The thing is, you don't have to show in galleries or auction things on the international art market to be an artist. This has always been the case, but so many people live in their own abstracted version of the present. So many people do not interpret their own vision of the scheme of things as the rubbish that it is.

In 2002 the whole Leigh Bowery legacy was putting on quite a circus. Here follows a few things I wrote for QX magazine at the time:

Part 1: In Bed with Boy George

Draped deliciously over the curving incline of George's grandiose headboard in his elegant boudoir, I wondered for a second how the hell I had got there. There I was perched on his plump pillows in a black silk gown and pink bon-bon-sized pearls, watching two beautiful teenaged schoolboys taking their uniforms off. Before me reclined Boy George, although he was made-up and costumed to look like Leigh Bowery in a checkerboard bustle dress with black-on-white 'paint-drips' running down his head, attended by an array of surreal exotics. Nicola Bowery in the simple, blue, home-made dress she wore to marry Leigh, with a blue Perspex tubular hood; her sister Christine looking sultry in hot orange.

Gazing from her cheap Boots hessian-backed frame, Tretchikoff's Chinese Girl come-to-life watched the goings on with an impervious gaze. It was really costumier and performance mime artist David Cabaret, and also on this bed (it's a massive, massive bed) were artistes Tim Perkins with a 'Warhol' mouth, and Dean Bright (ex-Dead Or Alive pianist) wearing stylish fantasy club-wear looks that could kill. How did the bed stand the weight of all the MAKE-UP, never mind the people on it? A couple of innocent young girls who had natural beauty completed the scene, skilfully teasing the boys. What on earth was happening?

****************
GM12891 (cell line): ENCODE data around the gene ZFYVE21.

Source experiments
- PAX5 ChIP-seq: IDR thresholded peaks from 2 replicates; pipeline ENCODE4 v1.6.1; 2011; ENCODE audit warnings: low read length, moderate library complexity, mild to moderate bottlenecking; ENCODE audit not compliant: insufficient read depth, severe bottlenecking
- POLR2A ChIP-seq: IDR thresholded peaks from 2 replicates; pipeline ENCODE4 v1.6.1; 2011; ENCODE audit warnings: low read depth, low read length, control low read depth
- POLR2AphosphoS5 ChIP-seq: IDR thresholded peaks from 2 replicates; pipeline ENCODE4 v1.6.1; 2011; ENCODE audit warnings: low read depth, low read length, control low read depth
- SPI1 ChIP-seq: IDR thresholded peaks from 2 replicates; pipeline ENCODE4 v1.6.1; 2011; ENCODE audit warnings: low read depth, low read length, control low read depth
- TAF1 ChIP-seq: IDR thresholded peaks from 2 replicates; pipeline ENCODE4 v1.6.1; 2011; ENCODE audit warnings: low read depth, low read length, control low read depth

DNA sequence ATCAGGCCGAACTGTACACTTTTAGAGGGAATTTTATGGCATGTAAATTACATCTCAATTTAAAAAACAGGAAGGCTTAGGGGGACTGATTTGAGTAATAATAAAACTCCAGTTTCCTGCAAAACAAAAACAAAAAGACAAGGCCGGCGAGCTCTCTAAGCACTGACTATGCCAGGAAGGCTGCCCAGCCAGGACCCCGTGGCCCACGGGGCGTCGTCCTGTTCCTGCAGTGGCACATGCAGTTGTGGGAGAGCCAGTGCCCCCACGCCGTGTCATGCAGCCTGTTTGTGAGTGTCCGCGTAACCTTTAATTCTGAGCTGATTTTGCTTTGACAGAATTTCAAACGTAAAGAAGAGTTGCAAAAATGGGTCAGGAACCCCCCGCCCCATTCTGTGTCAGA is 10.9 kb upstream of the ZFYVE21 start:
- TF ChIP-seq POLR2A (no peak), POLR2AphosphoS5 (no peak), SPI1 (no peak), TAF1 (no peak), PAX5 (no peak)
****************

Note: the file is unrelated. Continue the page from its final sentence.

My stockinged legs slid beneath the stiff tulle of my frothy underskirt, and I kicked off my heels. Was I undressing? I fingered my pearls, my coiffure, my sunglasses; the lights blazed white hot, and I took my hand and whacked it hard against my face. My sunglasses flew off. Were they on the floor? Was I really here in Boy George's bed? The lights flared again then began to dim. A breeze billowed from behind the drawn blinds; I shivered slightly and the director said, 'cut'. Devotion to the Arts? Mike Nichols is directing a film starring Boy George, in which George appears in a variety of Leigh Bowery's extreme fashion looks. Last Sunday they were filming scenes in Boy George's home in Hampstead in which George performs the song 'Ich Bin Kunst' from his musical Taboo. If you haven't seen the show, it is a song sung by the Leigh Bowery character (it means 'I am Art', not 'I'm a cunt').

The Taboo cast album came out later in the year, and Taboo as DVD, with Mike Nichols footage, came out the following year. So, when I was invited by Mr. Nichols to appear in a cameo, of course I instantly agreed, driven by nosiness, my devotion to the arts, and, well I wasn't doing anything that weekend. Wouldn't you jump at the chance to peek through Boy George's keyhole? The Boy George house stands at the edge of Hampstead Heath, and is in Victorian Gothic style, but of course you've probably seen many pictures of it by now. I'd seen plenty of spreads of 'At Home with Boy George' over the years in magazines, so had a rough idea of what it would look like. I was really taken aback when I walked in though. It wasn't imposing, it hadn't the feel of a stylised set-piece, or pop star mansion: it feels like a home. I thought it was going to be like a feng-shui version of a crack den, or at least as dramatic the house in Sunset Boulevard, but I'd plainly been tainted by untrue rumours. Oh, and there was no evidence of drugs. And NO BOOZE!